W3C home > Mailing lists > Public > public-html@w3.org > February 2009

Re: Example canvas element use - accessibility concerns

From: William Loughborough <wloughborough@gmail.com>
Date: Wed, 18 Feb 2009 17:51:12 -0800
Message-ID: <1e3451610902181751p2457fecxab9679d38191c0f0@mail.gmail.com>
To: David Bolter <david.bolter@utoronto.ca>
Cc: "John Foliot - WATS.ca" <foliot@wats.ca>, Boris Zbarsky <bzbarsky@mit.edu>, HTML WG <public-html@w3.org>, W3C WAI-XTECH <wai-xtech@w3.org>
It's actually not likely to happen.

Without seeming too flip, I recommend you re-read the part of Janina's post
concerning the PDF episode.

So long as we behave as if *information* is ONLY visual, we will have the
tendency of continuing to post images of text as if they were text.

If you worked for a bunch of blind guys (not with them - FOR them) you might
get it

It's hard to grok because we blindless people are so dependent on, in awe
of, and beholden to that particular sense that we find ourselves actually
saying to a totally blind person who asks where something is, to respond
with "it's the blue thing right over there."

If you read, e.g. Section 508 of the Rehab Act and take to heart the idea of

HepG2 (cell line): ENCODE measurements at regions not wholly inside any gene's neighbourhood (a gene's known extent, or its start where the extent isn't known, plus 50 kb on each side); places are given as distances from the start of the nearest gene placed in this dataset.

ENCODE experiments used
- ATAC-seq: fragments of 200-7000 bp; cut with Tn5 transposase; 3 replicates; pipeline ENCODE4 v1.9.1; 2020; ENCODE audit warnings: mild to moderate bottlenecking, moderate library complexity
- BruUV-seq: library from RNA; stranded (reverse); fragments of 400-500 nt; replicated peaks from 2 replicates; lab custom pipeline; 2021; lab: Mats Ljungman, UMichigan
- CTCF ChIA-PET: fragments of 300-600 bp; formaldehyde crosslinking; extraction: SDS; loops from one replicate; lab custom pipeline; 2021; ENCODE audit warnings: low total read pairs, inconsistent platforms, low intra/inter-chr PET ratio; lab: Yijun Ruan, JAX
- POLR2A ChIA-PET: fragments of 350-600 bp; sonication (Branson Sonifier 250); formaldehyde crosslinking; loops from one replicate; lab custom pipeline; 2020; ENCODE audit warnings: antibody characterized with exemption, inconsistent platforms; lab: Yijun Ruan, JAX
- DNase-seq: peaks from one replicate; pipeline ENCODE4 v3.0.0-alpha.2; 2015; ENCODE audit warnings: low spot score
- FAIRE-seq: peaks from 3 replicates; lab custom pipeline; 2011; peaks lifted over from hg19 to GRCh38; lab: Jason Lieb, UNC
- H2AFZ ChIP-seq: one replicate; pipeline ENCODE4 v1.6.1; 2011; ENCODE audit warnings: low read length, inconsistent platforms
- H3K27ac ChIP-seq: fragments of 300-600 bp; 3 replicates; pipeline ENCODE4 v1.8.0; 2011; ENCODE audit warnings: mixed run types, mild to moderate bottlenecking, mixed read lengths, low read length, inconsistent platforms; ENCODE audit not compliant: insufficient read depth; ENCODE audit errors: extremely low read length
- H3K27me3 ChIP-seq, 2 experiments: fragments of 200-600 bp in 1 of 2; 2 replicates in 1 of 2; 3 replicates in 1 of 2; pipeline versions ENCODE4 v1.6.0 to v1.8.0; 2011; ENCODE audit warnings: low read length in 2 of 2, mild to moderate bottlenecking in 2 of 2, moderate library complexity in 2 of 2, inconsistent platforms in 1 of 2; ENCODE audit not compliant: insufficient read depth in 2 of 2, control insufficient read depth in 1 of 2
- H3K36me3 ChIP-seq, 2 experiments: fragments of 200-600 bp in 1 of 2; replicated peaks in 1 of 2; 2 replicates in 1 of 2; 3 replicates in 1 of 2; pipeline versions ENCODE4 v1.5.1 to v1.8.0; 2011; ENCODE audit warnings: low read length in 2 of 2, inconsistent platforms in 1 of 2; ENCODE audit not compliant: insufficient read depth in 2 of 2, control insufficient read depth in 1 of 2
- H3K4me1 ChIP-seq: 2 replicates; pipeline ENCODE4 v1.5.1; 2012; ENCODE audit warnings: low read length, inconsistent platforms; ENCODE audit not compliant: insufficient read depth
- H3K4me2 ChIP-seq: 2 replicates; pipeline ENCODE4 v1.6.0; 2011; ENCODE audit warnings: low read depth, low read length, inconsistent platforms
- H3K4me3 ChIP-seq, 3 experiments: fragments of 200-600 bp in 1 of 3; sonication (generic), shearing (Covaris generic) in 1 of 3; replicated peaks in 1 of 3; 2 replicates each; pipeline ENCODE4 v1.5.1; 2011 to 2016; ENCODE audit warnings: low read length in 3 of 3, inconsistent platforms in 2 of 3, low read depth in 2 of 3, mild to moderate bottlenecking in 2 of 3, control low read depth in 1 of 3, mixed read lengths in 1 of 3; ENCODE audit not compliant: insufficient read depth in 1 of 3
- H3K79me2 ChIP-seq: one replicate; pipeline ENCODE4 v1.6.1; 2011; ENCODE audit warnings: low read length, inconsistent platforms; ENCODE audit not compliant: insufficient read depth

equivalent access, perhaps you would start from a different "viewpoint"
(yes, the language reinforces prejudices against blindness) and maybe not
think of an idea for an element that is at root dependent on seeing.
Practically every blind person I've talked to about it has no trouble
recalling, say, a bus driver who (before he notices the white cane or guide
dog) answers a query with "what's the matter, are you blind?"

That it got this far before the realization of the a11y aspects is an
indictment of our ability to educate even our closest colleagues in the fact
that this is a human rights issue and mustn't be tampered with for trivial

<canvas> implies a painting to be viewed rather than information to be

The task of making graphic representations, which comically enough, were
derived from the very text you seek to replace them with poses an enormous
problem. So I'm positing that it won't happen. There is no evidence that: a)
it can be done effectively; b) that if it could, it would have any lasting


On Wed, Feb 18, 2009 at 4:29 PM, David Bolter <david.bolter@utoronto.ca>wrote:

> Okay then let's make sure that happens. Where and how is it likely to
> happen?
Received on Thursday, 19 February 2009 01:51:50 UTC

This archive was generated by hypermail 2.4.0 : Saturday, 9 October 2021 18:44:43 UTC